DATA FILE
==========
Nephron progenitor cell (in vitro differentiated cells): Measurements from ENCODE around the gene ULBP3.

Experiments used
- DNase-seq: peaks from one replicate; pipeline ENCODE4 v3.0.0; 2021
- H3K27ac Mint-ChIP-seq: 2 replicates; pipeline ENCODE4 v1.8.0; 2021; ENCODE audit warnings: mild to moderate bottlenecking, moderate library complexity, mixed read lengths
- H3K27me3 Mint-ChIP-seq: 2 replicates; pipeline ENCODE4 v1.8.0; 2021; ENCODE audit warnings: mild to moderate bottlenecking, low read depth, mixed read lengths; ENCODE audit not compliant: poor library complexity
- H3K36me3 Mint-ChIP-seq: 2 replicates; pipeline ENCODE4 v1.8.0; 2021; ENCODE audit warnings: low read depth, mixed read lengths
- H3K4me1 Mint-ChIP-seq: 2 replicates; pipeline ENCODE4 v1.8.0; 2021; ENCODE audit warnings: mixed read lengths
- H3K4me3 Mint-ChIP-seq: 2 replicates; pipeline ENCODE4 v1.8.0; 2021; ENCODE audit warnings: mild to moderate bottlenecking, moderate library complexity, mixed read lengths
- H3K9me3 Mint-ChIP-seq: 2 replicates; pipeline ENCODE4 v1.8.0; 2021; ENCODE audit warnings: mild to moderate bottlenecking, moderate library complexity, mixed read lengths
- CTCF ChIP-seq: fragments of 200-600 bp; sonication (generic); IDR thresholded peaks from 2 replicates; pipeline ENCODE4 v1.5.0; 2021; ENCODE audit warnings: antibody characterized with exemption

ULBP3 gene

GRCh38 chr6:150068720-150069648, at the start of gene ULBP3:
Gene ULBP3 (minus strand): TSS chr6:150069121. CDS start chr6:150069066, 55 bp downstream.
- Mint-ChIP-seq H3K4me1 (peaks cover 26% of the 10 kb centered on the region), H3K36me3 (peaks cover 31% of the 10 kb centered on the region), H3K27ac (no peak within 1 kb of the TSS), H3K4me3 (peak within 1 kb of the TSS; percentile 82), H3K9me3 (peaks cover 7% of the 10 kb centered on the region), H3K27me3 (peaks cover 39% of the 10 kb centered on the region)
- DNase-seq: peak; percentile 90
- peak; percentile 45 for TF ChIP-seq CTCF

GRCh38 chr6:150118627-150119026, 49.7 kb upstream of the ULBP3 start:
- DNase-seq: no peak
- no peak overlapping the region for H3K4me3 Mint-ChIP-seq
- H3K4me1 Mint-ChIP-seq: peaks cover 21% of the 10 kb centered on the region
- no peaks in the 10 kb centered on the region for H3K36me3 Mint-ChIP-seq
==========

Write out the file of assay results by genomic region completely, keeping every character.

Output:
Nephron progenitor cell (in vitro differentiated cells): Measurements from ENCODE around the gene ULBP3.

Experiments used
- DNase-seq: peaks from one replicate; pipeline ENCODE4 v3.0.0; 2021
- H3K27ac Mint-ChIP-seq: 2 replicates; pipeline ENCODE4 v1.8.0; 2021; ENCODE audit warnings: mild to moderate bottlenecking, moderate library complexity, mixed read lengths
- H3K27me3 Mint-ChIP-seq: 2 replicates; pipeline ENCODE4 v1.8.0; 2021; ENCODE audit warnings: mild to moderate bottlenecking, low read depth, mixed read lengths; ENCODE audit not compliant: poor library complexity
- H3K36me3 Mint-ChIP-seq: 2 replicates; pipeline ENCODE4 v1.8.0; 2021; ENCODE audit warnings: low read depth, mixed read lengths
- H3K4me1 Mint-ChIP-seq: 2 replicates; pipeline ENCODE4 v1.8.0; 2021; ENCODE audit warnings: mixed read lengths
- H3K4me3 Mint-ChIP-seq: 2 replicates; pipeline ENCODE4 v1.8.0; 2021; ENCODE audit warnings: mild to moderate bottlenecking, moderate library complexity, mixed read lengths
- H3K9me3 Mint-ChIP-seq: 2 replicates; pipeline ENCODE4 v1.8.0; 2021; ENCODE audit warnings: mild to moderate bottlenecking, moderate library complexity, mixed read lengths
- CTCF ChIP-seq: fragments of 200-600 bp; sonication (generic); IDR thresholded peaks from 2 replicates; pipeline ENCODE4 v1.5.0; 2021; ENCODE audit warnings: antibody characterized with exemption

ULBP3 gene

GRCh38 chr6:150068720-150069648, at the start of gene ULBP3:
Gene ULBP3 (minus strand): TSS chr6:150069121. CDS start chr6:150069066, 55 bp downstream.
- Mint-ChIP-seq H3K4me1 (peaks cover 26% of the 10 kb centered on the region), H3K36me3 (peaks cover 31% of the 10 kb centered on the region), H3K27ac (no peak within 1 kb of the TSS), H3K4me3 (peak within 1 kb of the TSS; percentile 82), H3K9me3 (peaks cover 7% of the 10 kb centered on the region), H3K27me3 (peaks cover 39% of the 10 kb centered on the region)
- DNase-seq: peak; percentile 90
- peak; percentile 45 for TF ChIP-seq CTCF

GRCh38 chr6:150118627-150119026, 49.7 kb upstream of the ULBP3 start:
- DNase-seq: no peak
- no peak overlapping the region for H3K4me3 Mint-ChIP-seq
- H3K4me1 Mint-ChIP-seq: peaks cover 21% of the 10 kb centered on the region
- no peaks in the 10 kb centered on the region for H3K36me3 Mint-ChIP-seq